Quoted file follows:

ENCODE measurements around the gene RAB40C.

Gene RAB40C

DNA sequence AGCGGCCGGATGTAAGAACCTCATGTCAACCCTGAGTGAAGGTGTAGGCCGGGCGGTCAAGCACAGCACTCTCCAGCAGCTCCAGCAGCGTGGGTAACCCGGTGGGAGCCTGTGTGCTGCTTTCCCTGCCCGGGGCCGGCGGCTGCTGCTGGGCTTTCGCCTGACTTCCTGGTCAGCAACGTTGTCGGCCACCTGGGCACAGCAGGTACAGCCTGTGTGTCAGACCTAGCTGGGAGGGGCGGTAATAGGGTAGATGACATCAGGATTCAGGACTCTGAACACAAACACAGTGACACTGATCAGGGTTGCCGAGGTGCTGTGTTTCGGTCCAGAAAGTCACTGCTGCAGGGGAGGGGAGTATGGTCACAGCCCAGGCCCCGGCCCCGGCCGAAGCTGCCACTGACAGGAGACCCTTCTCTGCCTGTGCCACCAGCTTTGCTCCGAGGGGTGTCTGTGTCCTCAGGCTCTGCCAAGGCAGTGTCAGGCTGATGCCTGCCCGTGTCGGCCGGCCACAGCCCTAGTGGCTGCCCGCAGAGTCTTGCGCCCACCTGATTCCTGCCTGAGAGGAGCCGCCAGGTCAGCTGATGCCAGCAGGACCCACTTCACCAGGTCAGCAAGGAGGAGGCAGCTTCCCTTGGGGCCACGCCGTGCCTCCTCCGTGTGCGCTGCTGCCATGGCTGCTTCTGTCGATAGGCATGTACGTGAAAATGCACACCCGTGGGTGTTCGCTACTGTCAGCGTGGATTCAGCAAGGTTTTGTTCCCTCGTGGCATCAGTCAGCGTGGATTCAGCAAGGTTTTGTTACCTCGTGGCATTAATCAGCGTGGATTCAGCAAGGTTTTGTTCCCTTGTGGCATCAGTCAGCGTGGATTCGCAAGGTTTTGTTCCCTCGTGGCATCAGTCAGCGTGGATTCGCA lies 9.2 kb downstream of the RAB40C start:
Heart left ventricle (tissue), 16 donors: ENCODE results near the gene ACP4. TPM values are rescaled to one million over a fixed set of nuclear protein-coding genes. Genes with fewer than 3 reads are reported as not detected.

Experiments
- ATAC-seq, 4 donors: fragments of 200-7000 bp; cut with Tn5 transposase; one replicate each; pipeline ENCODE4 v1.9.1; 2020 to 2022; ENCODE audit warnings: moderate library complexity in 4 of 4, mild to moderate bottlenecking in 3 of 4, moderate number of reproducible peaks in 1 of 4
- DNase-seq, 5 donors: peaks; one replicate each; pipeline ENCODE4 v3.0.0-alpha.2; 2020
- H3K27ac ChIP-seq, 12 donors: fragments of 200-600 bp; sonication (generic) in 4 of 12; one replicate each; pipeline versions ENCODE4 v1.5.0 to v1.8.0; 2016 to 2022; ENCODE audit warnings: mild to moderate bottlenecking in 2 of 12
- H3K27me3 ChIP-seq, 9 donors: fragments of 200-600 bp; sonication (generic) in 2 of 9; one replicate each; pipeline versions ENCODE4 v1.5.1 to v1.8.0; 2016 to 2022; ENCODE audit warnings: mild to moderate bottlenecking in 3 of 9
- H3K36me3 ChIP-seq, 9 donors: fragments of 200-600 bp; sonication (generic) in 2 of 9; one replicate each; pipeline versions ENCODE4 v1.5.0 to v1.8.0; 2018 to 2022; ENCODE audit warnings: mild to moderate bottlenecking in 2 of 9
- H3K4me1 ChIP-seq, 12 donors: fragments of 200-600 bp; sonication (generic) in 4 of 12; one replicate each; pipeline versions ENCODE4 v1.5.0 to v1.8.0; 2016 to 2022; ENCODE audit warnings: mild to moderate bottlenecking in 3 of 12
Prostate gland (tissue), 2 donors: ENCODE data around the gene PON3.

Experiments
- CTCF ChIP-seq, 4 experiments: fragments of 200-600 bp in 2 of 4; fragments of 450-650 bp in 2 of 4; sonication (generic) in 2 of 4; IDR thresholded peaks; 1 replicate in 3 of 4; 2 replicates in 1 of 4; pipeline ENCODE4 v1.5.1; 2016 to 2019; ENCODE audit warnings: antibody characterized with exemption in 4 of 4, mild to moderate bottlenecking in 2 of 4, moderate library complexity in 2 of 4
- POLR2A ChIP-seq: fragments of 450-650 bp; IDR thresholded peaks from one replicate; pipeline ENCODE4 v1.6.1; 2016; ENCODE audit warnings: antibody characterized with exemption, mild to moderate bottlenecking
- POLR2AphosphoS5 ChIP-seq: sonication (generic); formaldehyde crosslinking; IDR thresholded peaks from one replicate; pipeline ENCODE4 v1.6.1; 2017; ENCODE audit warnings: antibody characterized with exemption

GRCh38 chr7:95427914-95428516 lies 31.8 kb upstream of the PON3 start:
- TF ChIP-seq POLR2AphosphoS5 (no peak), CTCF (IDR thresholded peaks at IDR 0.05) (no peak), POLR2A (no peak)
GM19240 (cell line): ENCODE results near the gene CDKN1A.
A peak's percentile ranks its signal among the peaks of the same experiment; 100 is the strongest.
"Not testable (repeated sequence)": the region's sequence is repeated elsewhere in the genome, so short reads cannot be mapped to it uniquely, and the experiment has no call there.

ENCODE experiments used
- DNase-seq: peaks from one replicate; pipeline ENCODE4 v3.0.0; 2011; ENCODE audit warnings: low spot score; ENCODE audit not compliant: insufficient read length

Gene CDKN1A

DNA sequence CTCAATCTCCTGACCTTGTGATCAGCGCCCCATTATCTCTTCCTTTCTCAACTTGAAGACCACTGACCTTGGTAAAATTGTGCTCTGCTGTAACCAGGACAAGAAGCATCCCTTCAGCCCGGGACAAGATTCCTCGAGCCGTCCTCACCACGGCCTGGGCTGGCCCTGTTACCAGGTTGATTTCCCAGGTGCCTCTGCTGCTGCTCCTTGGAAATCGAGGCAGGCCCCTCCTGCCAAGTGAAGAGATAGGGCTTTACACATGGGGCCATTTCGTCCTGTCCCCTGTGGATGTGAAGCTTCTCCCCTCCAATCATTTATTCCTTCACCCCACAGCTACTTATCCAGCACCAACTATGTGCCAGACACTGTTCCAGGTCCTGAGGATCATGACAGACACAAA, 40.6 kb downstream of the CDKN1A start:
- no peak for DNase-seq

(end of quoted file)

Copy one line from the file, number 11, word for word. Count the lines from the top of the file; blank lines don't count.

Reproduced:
- H3K4me1 ChIP-seq, 12 donors: fragments of 200-600 bp; sonication (generic) in 4 of 12; one replicate each; pipeline versions ENCODE4 v1.5.0 to v1.8.0; 2016 to 2022; ENCODE audit warnings: mild to moderate bottlenecking in 3 of 12